The Bearer Of Grievances by Joseph McKinley (book review).

March 18, 2016 | By | Reply More

This is a collection of eight short stories by Joseph McKinley paints a rather bleak picture of our future. The book, ‘The Bearer Of Grievances’, gets its title from the first story which is very good. Imagine a technology that can remove a segment of your memory. Not only remove it but preserve it, so it’s not forgotten. The company that has developed the technology is targeting it at people with grievances against others because they have been unfairly wronged. By getting rid of their grievances, they are able to live better, healthier lives. The company takes things one step further by implanting those grievances into the mind of another so that they can be set right. As this is the mind of a criminal, a level of violence ensues. ‘The Bearer Of Grievances’ is a very thought-provoking tale which I certainly hope doesn’t come to pass.


We stick with the theme of copying memory for the next story ‘A Man On A Bike’. An accomplished thief in rural China narrates the story which provides excerpts from his early life and how he came to share those memories. It’s an interesting tale of life in China but doesn’t really give us anything new other than memories can be bought and sold.

The third story, ‘Amazing Amy’, is however packed full of ideas. It’s a nice extrapolation of what could be given current research. Amy, the subject of the story, lives in a world which is largely virtual, although she herself insists on visiting the offices of her virtual doctor. To do this requires an exoskeleton and a self-driving car. Everything is networked and Amy is completely dependent on Anne Marie, the name for her own personal housemind. People have become insular and technology has replaced nature. Things get interesting for Amy when the power transformer to her house fails.

There are two very short stories; ‘Bitch’ and ‘The Professor And His Wife’” which I won’t discuss in detail as they are interesting but short. A longer piece is ‘I Died Before You Got Here’ and this really is a thought-provoking tale. Imagine being able to cut out the years of boring tedium you have to endure before reaching the dizzying heights of senior executive management. That’s the basic idea but for this story the subject wakes up early and he’s not happy about it.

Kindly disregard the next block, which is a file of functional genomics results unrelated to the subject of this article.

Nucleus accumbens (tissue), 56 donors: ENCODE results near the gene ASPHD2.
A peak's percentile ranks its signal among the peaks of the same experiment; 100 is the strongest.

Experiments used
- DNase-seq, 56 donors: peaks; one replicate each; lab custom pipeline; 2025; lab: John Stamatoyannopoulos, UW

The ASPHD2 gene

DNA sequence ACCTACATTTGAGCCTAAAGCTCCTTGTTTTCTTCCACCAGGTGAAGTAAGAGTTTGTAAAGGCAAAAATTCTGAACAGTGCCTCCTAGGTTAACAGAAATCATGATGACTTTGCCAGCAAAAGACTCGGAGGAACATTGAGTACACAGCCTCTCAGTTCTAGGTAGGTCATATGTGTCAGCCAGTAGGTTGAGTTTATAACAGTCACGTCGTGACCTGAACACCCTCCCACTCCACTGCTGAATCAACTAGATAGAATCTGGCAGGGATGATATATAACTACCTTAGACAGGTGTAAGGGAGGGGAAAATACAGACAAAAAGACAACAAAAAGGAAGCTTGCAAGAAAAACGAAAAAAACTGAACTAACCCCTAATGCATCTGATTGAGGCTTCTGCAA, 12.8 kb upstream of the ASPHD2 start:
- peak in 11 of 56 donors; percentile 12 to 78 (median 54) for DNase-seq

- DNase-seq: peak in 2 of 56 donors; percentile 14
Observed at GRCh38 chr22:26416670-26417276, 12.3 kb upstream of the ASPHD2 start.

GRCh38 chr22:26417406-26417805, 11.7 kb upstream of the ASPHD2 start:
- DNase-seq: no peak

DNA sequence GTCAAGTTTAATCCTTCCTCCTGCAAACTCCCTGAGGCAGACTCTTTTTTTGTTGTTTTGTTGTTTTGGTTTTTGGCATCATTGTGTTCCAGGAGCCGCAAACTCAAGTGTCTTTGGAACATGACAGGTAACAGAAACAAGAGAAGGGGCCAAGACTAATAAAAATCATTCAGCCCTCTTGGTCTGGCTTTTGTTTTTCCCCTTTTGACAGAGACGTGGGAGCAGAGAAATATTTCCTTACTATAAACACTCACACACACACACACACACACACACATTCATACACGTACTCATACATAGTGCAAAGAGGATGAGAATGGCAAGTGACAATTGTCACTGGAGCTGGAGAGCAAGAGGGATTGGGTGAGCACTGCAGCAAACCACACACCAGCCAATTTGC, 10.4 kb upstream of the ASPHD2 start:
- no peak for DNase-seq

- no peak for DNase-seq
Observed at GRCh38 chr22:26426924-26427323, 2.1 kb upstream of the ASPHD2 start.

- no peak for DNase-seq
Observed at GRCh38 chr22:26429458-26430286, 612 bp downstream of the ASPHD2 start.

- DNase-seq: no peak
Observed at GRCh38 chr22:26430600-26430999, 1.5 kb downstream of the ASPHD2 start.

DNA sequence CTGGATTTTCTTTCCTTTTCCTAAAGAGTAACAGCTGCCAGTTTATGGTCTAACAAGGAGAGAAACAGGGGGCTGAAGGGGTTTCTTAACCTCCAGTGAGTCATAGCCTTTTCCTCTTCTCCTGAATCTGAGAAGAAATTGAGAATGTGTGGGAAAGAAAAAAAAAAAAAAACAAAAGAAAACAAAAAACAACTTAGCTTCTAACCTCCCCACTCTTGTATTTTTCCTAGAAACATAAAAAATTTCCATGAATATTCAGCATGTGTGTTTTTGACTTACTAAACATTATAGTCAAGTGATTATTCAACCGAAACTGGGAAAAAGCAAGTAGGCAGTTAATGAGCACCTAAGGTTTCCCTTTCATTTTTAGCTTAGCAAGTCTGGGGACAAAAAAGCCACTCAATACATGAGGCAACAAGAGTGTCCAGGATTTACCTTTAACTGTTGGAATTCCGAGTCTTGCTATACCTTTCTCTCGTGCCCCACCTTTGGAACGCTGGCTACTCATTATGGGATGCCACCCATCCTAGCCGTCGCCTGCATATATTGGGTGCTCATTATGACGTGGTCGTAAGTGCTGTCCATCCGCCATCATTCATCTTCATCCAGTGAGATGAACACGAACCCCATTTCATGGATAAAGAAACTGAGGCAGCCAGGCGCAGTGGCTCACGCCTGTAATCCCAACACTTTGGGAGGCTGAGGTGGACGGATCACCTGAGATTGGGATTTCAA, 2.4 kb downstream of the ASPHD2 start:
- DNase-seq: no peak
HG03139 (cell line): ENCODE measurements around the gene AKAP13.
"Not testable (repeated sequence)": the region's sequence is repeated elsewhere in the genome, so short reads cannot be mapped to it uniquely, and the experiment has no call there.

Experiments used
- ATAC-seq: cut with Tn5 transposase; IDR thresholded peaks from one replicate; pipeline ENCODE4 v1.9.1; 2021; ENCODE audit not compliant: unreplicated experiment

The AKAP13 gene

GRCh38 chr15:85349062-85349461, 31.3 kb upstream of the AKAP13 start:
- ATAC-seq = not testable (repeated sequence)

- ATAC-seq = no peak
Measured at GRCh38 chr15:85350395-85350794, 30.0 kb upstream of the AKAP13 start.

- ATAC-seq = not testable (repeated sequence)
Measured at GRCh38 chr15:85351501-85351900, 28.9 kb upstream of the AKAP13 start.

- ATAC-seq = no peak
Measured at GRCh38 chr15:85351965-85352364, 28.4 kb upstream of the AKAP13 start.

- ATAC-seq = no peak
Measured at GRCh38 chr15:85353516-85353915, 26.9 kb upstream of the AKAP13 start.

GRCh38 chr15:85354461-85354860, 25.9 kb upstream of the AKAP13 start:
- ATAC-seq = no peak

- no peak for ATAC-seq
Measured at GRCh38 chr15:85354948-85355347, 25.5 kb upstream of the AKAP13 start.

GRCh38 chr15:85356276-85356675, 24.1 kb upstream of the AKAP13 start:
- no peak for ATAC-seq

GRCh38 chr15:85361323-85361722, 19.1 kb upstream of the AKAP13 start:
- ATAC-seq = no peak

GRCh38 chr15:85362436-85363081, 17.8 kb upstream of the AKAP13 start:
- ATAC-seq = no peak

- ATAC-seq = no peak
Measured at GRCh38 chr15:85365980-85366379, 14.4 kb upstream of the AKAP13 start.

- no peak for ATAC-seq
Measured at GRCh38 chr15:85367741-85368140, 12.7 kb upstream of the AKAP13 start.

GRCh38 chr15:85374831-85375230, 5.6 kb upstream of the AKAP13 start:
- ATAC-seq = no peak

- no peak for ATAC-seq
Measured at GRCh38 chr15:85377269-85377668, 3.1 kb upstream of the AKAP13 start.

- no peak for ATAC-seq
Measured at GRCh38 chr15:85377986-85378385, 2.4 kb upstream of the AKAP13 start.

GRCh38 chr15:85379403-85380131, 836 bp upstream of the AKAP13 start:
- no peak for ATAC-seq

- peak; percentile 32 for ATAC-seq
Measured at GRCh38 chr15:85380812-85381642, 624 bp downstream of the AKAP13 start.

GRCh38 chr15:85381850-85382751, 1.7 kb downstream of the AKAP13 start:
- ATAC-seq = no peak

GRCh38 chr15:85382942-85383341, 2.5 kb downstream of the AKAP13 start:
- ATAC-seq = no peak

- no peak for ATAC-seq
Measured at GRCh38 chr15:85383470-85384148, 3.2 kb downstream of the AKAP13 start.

The stories ‘The Geniuses’ and ‘Not Having Leads To Use’ explore bureaucracy and form filling. The characters of ‘The Geniuses’ are genetically modified to maintain and develop the bureaucratic system that created them. It makes you wonder where technology is leading or, at least it would, if you were permitted to wonder. To do that you would need to fill out the correct form to petition the relevant authority for permission.

The second of these stories ‘Not Having Leads To Use’ shows that any bureaucratic system is open to abuse if you know how. There’s a lot that can be done by submitting just the right forms at just the right time. The interesting and bone-chilling point is machines tend to us and not the other way round. Still we can always make mischief.

I must admit I enjoyed this collection of short stories by Joseph McKinley. They are thought-provoking but interesting in their own right. Well worth a read and cheap at the price.

Andy Whitaker

March 2016

(pub: Unsung Stories. 100 page ebook. Price: £ 1.99 (UK). ISBN: 978-1-907389-21-4)

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Category: Books, MEDIA, Scifi

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About AndyWhitaker

I live in deepest darkest Essex where I enjoy photography, real ales, walking my dog, cooking and a really good book. I own an e-book reader which goes with me everywhere but still enjoy the traditional paper based varieties.

My oriental studies have earned me a black belt in Suduko and I'm considered a master in deadly Bonsai (there are very few survivors).

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